“The event industry is fraught with software companies that assume the customer’s experience takes a back seat to the product they are offering.”
If you weren’t born yesterday, you’ll know that any company will claim that their customers are their #1 priority—which is a flimsy catch-phrase unless actions support it. You’ll also know that Ben Franklin lived a bit before the time of venue software.
But like many of his words, this adage remains timeless, and it applies to every vendor and consumer in the venue software industry: “Well done is better than well said.”
Although they may be few and far between, we’ve all experienced businesses who practice what they “preach” and indeed do a job well done. We are fortunate to have the occasional “wow” moment upon receiving customer service that goes above and beyond.
As a North Carolina native, I’m partial to one particular grocery store (headquartered near Charlotte) that continually goes the extra mile for each of their customers. It’s also worth mentioning that as a guy in his early twenties, grocery shopping is one of my most dreaded chores. Driving 15 minutes there, battling soccer moms for a parking spot, trudging through an aisle six times to find an item, and waiting in an endless check-out line is not something I particularly enjoy. That is my usual grocery store experience, but not at Harris Teeter.
The service that Harris Teeter offers is what sets them apart, and perhaps the biggest testament to that service is their grocery delivery. I can select and pay online for the items I want, and they can be delivered to my door that day. What could be an hour long process is simplified to a few clicks. No driving, no soccer moms, no lines. Could the items they deliver be found at any other grocery store? Absolutely. The products they offer are largely the same as the products offered elsewhere, but their service and how I attain them makes all the difference. If Benjamin Franklin compared the “talk” of other grocery stores with the “walk” of Harris Teeter, I imagine that Harris Teeter would be his top grocery choice, based on the way they carry out their service.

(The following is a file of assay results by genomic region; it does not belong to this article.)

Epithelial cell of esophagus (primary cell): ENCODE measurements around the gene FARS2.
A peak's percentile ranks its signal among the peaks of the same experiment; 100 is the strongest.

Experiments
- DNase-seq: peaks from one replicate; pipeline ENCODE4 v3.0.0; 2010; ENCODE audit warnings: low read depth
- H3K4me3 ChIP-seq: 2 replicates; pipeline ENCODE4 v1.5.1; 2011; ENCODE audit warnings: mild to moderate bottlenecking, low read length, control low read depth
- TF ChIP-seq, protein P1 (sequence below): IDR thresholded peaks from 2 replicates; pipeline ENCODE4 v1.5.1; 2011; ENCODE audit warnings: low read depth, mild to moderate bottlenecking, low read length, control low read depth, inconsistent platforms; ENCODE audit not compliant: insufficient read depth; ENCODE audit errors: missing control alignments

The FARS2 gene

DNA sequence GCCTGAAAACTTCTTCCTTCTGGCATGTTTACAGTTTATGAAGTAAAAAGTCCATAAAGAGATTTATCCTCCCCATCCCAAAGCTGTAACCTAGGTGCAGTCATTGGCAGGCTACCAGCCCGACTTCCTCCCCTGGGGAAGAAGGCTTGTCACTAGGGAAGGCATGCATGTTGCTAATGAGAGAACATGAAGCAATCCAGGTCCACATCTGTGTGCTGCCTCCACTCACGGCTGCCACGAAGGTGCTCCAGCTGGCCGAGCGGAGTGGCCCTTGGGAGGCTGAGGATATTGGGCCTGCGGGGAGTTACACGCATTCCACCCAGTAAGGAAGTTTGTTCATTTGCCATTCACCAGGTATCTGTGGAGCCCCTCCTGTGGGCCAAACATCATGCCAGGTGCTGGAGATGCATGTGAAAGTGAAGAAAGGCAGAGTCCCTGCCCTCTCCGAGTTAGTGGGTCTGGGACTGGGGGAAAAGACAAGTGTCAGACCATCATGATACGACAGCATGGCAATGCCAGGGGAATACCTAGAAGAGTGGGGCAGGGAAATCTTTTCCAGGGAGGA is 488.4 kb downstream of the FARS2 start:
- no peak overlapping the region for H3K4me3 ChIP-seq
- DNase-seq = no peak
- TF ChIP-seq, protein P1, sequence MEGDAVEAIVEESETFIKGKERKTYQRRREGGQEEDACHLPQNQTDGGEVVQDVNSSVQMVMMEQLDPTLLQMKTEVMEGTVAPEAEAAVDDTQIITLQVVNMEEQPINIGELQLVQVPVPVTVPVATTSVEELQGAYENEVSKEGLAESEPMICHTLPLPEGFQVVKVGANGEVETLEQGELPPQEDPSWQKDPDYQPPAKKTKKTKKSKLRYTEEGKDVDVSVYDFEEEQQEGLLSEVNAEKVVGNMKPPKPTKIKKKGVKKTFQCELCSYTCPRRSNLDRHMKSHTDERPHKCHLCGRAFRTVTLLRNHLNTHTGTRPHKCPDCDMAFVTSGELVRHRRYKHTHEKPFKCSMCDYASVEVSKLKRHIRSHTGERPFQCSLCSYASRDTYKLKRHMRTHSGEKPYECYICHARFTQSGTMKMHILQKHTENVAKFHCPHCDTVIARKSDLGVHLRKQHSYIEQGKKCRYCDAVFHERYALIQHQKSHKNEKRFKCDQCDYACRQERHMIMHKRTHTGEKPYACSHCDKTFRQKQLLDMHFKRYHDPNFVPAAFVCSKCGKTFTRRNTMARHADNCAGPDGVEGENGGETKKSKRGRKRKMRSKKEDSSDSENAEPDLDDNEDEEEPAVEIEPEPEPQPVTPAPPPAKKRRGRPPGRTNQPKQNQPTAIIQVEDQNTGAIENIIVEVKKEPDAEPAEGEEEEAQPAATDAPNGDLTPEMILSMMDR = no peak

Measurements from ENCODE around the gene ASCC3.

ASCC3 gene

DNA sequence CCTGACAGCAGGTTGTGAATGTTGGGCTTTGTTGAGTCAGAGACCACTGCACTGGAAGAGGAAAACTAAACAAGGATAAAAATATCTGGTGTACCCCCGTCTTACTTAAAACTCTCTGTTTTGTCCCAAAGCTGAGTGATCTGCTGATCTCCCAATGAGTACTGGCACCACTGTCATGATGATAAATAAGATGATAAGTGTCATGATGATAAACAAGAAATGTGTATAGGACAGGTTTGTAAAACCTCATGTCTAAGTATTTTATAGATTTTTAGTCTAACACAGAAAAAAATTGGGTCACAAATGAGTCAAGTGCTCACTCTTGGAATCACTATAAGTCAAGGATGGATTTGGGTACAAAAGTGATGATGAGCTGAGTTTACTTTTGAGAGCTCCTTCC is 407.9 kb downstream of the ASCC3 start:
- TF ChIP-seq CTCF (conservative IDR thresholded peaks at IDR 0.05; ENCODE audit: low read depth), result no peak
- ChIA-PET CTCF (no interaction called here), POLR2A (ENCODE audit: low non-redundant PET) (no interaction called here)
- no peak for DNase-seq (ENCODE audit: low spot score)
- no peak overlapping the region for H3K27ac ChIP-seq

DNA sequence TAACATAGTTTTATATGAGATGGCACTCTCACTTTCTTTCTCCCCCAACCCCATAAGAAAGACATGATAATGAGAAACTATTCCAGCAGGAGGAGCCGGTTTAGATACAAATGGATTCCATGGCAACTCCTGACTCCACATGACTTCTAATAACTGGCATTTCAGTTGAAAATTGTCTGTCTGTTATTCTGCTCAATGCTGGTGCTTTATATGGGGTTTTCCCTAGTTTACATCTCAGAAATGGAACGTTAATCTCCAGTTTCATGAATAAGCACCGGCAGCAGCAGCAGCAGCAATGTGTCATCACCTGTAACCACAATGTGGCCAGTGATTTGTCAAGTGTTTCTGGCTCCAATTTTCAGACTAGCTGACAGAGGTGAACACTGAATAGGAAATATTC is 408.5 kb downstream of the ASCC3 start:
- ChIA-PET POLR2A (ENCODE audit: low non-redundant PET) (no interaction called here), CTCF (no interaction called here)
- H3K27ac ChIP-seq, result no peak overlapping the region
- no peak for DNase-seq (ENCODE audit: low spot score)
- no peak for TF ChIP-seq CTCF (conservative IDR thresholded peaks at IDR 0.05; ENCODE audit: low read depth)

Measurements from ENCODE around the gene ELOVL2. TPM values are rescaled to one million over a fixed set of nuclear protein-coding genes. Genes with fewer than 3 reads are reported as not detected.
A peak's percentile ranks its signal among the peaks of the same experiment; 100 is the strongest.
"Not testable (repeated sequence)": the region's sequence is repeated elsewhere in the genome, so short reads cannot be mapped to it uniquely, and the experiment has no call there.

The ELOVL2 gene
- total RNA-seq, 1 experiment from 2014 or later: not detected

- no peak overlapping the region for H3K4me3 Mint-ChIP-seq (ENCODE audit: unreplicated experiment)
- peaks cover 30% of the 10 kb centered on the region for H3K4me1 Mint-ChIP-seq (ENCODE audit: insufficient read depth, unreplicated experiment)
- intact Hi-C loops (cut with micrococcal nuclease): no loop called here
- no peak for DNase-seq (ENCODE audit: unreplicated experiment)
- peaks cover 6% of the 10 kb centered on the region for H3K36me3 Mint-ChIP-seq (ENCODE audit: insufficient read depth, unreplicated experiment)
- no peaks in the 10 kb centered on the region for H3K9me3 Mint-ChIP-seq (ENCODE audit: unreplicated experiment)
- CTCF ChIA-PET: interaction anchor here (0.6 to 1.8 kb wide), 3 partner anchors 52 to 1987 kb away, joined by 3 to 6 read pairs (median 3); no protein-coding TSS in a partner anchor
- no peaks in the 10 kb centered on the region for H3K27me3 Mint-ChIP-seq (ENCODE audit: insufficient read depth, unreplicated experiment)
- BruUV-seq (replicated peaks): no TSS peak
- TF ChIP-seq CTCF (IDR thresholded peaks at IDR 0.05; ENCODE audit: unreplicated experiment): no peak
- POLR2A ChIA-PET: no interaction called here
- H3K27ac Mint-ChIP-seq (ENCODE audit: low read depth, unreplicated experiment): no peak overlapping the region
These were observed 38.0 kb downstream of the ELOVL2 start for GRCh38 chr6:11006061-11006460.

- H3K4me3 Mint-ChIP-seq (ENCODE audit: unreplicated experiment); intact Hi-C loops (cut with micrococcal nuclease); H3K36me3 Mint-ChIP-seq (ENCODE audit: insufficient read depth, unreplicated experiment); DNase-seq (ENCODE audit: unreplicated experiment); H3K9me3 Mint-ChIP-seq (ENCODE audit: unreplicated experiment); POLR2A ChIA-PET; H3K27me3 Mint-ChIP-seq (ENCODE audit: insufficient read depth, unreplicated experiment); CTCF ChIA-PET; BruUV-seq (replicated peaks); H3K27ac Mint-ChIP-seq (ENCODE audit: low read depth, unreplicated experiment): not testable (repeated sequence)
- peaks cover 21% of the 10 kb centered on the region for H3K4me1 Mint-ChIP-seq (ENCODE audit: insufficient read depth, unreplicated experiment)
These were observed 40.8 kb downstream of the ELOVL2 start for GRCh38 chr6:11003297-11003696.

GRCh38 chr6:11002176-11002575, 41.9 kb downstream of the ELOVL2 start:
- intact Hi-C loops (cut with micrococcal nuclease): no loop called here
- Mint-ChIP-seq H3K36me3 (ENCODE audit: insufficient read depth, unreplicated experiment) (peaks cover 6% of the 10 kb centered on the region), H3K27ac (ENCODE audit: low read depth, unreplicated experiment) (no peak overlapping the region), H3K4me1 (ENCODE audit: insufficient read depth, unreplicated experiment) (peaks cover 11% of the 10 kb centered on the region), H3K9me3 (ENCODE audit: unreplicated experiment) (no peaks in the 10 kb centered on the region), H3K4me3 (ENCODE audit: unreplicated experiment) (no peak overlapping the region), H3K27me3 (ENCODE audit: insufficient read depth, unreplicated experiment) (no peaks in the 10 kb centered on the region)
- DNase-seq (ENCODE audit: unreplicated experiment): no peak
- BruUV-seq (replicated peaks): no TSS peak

I say all that to emphasize this point: the “what” is important (groceries, for instance), but the “how” is the tipping-point for any business with competition.
The “what” of venue software is pretty straightforward: people need a product that enables them to book events, manage clients, delegate tasks, track payments, create event orders, analyze revenue, etc. The functions within any large-scale venue are fairly similar, therefore the software that serves them will have similar tools. But the “how” of implementing, using, and receiving support for each software platform varies immensely among vendors. The “how” is what I hear most people complain about in regard to their current venue management software, not the “what.”
Sure, they love what the software has been said to accomplish, but it’s implementation time can be absolutely grueling—a matter of years rather than weeks. Naturally they are eager to use it after such a long implementation timeline, but once set up, they realize how complicated the user-interface is in practice. Upon asking one event coordinator how user-friendly her current software was, she laughed and said to me, “User-friendly? A better term would be user-hostile.”
“User-hostile,” meaning it’s mobile compatibility was virtually non-existent and any customer service they needed would incur extra charges, thanks to the vendor’s hidden support fees. For this particular event coordinator, her “how” experience was negative enough to outweigh any benefits the product itself provided.
As someone who works with venue employees on a daily basis, I’ve become increasingly aware of the fact that the event industry is fraught with software companies that assume the customer’s experience takes a back seat to the product they are offering.
This thinking could not be more flawed, and the process of obtaining new software need not be so complicated. It’s not necessary for implementation time to take from 6 months to a year, it’s not fair to charge clients for asking questions about a highly unintuitive platform, and it doesn’t make sense to penalize a team within a venue who wants to add a new user.
If first-class service was a priority as it should be, venue personnel would be able to purchase a software platform with the functionality they need—in a manner that is also timely, simple, cost efficient, and (dare I say) considerate.
I’m proud to be a part of a company that is acknowledging and addressing the general lack of service in the venue software industry. Like Harris Teeter, I believe the way we handle the “how” is what sets our team apart—and what would cause Ben Franklin to choose EventBooking, if he were in the market for venue software. A top-quality experience that requires less time, money and effort should be assumed from a Software as a Service company; and as a customer, you should expect nothing less.
Charlie Lewis is Sales Director at EventBooking, a Software as a Service (SaaS) company that specializes in online booking and venue management for arenas, stadiums, convention centers, and performing arts centers. EventBooking takes pride in their clients, who oversee the many moving parts that make a concert, conference, or sporting event possible. EventBooking serves over 700 venues worldwide with a reported 99% customer satisfaction rating.